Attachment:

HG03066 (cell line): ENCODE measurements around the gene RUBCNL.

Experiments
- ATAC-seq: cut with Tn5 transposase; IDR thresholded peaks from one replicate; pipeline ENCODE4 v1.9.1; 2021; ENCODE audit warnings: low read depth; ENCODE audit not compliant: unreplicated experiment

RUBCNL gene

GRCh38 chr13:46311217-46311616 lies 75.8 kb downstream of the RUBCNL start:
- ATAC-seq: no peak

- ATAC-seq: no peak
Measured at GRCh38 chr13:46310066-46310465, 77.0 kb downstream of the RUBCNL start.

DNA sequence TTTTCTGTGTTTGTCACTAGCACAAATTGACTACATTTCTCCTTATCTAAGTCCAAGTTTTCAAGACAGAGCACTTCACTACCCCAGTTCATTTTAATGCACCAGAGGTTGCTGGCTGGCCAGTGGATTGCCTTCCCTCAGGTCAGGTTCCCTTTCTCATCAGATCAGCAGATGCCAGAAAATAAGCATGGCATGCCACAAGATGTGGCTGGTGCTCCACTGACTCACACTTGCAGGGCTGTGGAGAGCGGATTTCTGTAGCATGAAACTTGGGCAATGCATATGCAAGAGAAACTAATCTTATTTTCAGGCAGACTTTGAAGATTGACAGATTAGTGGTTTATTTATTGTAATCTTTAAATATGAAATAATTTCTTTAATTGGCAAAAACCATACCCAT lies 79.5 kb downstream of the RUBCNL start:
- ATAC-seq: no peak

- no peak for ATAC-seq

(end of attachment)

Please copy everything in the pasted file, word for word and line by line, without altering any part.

HG03066 (cell line): ENCODE measurements around the gene RUBCNL.

Experiments
- ATAC-seq: cut with Tn5 transposase; IDR thresholded peaks from one replicate; pipeline ENCODE4 v1.9.1; 2021; ENCODE audit warnings: low read depth; ENCODE audit not compliant: unreplicated experiment

RUBCNL gene

GRCh38 chr13:46311217-46311616 lies 75.8 kb downstream of the RUBCNL start:
- ATAC-seq: no peak

- ATAC-seq: no peak
Measured at GRCh38 chr13:46310066-46310465, 77.0 kb downstream of the RUBCNL start.

DNA sequence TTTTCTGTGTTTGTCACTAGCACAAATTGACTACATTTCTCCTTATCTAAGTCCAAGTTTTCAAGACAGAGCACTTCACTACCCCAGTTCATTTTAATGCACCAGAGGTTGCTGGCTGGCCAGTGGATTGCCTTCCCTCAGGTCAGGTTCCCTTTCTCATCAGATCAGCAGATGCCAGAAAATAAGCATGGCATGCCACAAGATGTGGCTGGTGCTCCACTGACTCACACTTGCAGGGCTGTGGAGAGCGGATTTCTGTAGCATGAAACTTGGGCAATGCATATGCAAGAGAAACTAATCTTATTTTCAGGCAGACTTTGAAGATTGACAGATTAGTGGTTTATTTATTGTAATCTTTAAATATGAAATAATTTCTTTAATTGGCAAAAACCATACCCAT lies 79.5 kb downstream of the RUBCNL start:
- ATAC-seq: no peak

- no peak for ATAC-seq